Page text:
Gemini observatory detects first evidence of a star devouring its planet

Astronomers have gained insights into the life cycle of stars and their interactions with planetary systems by studying numerous stars at different stages of . They have confirmed that sun-like stars expand up to 1,000 times their original size as they near the end of their life, engulfing their inner planets in the process. This is rare, occurring only a few times a year in the entire Milky Way. While the aftermath of planetary engulfments has been observed before, scientists have never seen one occur until now.

Using the powerful Gemini South Adaptive Optics Imager (GSAOI), astronomers have directly observed a dying star expanding to swallow one of its planets. The evidence was found in a “long and low-energy” outburst from a star in the Milky Way, located about 13,000 light-years away from Earth. This event is likely a preview of what will happen to Mercury, Venus, and Earth when our sun reaches the end of its life in approximately five billion years.

According to Ryan Lau, an astronomer from NOIRLab and co-author of the study published in the journal Nature, “These observations offer a new perspective on the discovery and study of the billions of stars in our Milky Way that have already devoured their planets.”

Astronomers using the Gemini South telescope in Chile, operated by NSF's NOIRLab, have observed the first compelling evidence of a dying sun-like star engulfing an . The “smoking gun” of this event was seen in a long and low-energy outburst from the star—the telltale signature of a planet skimming along a star's surface. This never-before-seen process may herald the ultimate fate of Earth when our own sun nears the end of its life in about five billion years. Credit: International Gemini Observatory/NOIRLab/NSF/AURA/M. Garlick/M. Zamani/N. Bartmann

During the majority of its lifespan, a sun-like star generates energy by fusing hydrogen into helium within its dense core. This process counteracts the gravitational pressure of the star's outer layers. However, once the hydrogen fuel in the core runs out, the star expands as helium fuses into carbon. The outer layers of the star expand, transforming it into a red giant.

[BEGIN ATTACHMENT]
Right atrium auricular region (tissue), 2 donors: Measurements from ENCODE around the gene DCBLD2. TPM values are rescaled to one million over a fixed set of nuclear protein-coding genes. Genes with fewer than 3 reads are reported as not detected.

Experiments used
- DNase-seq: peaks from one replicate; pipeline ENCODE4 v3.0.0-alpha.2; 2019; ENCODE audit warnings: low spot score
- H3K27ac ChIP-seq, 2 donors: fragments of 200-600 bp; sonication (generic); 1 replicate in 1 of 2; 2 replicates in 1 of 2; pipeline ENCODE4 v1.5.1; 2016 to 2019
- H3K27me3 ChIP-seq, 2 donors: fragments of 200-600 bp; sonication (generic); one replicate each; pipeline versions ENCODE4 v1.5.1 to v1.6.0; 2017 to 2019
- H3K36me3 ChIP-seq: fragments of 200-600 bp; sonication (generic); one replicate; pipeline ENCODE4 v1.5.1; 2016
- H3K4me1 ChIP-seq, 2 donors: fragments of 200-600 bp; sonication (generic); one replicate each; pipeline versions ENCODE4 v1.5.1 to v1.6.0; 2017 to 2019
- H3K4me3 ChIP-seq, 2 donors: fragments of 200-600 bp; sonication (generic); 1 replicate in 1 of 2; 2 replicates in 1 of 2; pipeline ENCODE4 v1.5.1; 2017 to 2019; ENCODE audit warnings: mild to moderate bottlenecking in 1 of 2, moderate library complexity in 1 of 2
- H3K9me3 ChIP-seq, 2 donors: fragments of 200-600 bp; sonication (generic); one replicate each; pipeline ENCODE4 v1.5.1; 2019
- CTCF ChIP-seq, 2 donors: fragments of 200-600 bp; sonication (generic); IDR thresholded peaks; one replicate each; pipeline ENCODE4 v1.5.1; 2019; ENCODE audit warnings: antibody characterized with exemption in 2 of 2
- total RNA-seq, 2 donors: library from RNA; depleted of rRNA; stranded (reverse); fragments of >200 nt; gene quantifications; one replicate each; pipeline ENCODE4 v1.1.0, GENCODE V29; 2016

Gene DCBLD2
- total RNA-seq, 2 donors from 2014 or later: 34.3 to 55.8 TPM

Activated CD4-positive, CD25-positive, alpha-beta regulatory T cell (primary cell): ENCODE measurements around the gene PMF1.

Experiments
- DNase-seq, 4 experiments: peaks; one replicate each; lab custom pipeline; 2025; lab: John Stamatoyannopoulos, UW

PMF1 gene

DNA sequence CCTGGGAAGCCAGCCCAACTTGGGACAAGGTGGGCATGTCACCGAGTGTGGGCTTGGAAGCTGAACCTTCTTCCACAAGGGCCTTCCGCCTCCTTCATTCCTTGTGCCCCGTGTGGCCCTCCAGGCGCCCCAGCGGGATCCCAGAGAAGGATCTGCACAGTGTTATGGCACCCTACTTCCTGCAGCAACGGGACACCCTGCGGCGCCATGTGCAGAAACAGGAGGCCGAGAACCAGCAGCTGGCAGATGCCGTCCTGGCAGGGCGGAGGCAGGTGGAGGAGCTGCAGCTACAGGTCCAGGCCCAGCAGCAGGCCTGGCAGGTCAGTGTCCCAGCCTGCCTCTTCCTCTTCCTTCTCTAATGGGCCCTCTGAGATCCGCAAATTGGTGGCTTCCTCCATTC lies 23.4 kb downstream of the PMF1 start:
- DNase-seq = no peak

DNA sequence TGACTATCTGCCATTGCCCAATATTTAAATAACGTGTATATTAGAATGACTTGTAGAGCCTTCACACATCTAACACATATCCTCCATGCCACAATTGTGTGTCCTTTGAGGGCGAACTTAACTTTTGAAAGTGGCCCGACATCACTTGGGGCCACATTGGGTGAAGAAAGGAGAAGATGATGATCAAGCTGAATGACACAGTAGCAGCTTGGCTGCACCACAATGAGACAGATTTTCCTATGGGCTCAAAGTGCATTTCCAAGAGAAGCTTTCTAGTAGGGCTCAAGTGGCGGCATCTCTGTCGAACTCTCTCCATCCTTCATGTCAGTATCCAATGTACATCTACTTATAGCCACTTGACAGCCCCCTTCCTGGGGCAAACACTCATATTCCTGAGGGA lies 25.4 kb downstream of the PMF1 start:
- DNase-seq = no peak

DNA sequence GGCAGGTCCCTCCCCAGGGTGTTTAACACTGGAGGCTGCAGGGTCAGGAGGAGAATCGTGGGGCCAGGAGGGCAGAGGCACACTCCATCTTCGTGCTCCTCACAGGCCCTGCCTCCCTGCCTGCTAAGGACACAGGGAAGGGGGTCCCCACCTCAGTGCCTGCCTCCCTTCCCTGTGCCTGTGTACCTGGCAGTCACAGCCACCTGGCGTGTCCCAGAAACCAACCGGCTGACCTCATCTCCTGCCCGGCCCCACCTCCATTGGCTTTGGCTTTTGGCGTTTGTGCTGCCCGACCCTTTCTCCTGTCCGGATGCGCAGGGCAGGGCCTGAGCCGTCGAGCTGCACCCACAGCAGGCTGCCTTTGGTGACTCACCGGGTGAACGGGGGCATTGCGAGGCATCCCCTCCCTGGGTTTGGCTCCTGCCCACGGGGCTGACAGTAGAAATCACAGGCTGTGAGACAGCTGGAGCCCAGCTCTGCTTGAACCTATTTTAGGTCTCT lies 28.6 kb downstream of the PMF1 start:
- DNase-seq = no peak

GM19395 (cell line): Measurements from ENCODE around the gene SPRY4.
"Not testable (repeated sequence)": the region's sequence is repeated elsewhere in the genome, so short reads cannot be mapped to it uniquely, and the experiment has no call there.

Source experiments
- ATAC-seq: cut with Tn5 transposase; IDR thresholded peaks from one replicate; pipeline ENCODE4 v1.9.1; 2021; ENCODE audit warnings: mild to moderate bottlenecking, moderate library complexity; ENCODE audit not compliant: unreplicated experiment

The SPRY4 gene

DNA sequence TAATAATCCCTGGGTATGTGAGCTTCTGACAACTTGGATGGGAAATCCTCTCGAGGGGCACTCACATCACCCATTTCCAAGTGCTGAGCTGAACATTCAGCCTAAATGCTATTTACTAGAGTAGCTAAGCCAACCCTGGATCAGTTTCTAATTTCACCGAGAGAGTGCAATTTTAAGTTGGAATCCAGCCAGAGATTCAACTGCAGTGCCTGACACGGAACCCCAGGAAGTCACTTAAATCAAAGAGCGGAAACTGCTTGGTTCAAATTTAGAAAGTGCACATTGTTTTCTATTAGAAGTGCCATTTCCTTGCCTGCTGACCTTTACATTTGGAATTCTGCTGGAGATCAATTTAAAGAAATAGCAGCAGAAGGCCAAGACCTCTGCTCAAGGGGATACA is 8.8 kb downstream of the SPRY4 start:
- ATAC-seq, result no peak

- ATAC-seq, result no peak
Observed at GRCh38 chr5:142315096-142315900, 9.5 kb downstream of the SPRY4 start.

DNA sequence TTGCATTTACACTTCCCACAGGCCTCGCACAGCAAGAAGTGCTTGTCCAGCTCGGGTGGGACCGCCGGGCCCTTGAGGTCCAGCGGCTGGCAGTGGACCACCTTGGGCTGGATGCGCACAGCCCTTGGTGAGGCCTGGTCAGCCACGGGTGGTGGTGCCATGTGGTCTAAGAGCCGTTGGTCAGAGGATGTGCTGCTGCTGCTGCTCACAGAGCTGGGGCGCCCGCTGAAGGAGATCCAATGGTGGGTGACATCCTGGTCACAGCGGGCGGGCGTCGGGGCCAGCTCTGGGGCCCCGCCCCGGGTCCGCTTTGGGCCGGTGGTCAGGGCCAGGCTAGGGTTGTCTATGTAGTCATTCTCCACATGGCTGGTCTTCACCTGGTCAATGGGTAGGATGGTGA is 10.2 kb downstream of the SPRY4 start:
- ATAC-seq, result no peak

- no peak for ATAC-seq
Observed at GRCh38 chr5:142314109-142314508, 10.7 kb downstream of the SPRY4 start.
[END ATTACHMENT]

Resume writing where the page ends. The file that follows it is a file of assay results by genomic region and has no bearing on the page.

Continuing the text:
This transformation is disastrous for any planets located within the star's inner system. As the star's surface engulfs one of its planets, a burst of energy and material is triggered by their interaction. Additionally, the planet's orbital velocity slows down, causing it to ultimately crash into the star.

The Zwicky Transient Facility first discovered evidence of this event through optical images. Subsequently, the engulfment event, known as ZTF SLRN-2020, was confirmed by examining archived infrared data from NASA's Near-Earth Object Wide-field Infrared Survey Explorer (NEOWISE). According to NOIRLab astronomer Aaron Meisner, who co-authored the paper, “Our team's customized analysis of all-sky infrared maps from NEOWISE showcases the significant potential for discovering new events through archival survey datasets.”

Credit: International Gemini Observatory/NOIRLab/NSF/AURA/P. Marenfeld

Identifying a planetary-engulfment outburst amidst other types of outbursts, such as solar-flare-type events and coronal-mass ejections, is a challenging task that demands high-resolution observations to accurately locate the outburst's position and long-term measurements of its brightness, free from contamination by neighboring stars.

Thanks to its adaptive-optics capabilities, Gemini South provided the crucial data required to conduct this study. “Gemini South's observations advance our understanding of the cosmos, and these latest findings validate predictions about the future of our planet,” remarked Martin Still, NSF Gemini Observatory program director. “This discovery highlights the remarkable results that can be achieved when world-class telescope operations and state-of-the-art scientific collaboration come together.”

As Kishalay De, an astronomer at the Massachusetts Institute of Technology and lead author on the paper, stated, “With these innovative new optical and infrared surveys, we are witnessing these events in real time in our very own Milky Way , a clear indication of what awaits our planet in the future.”

The outburst from the engulfment lasted for about 100 days, and its lightcurve characteristics, as well as the expelled material, provided astronomers with valuable information on the star's mass and the planet it engulfed. The expelled material comprised roughly 33 Earth masses of hydrogen and 0.33 Earth masses of dust. “This burp of matter contains both planetary and stellar material that is being recycled or ejected into the interstellar medium as a result of the star devouring its planet,” explained Lau. Based on these observations, the team estimated that the parent star's mass ranges between 0.8 and 1.5 times that of our Sun, while the engulfed planet's mass was between 1 and 10 times that of Jupiter.

The recent discovery of the first-ever observed planetary engulfment event has given astronomers a better understanding of how to detect similar phenomena occurring in other parts of the universe. This new knowledge will be especially useful when the Vera C. Rubin Observatory becomes operational in 2025. By studying the chemical signatures of remnants from engulfed planets, scientists will be able to identify more instances of planetary engulfment. The findings from this event also fill a gap in our knowledge about the ultimate fate of planetary systems, including our own.

The event's significance is not lost on the researchers involved in the study. “This discovery speaks to the ephemeral nature of our existence,” says Lau. “After billions of years of existence, our solar system's end will likely be a fleeting moment that lasts just a few months.”

Source: Association of Universities for Research in Astronomy

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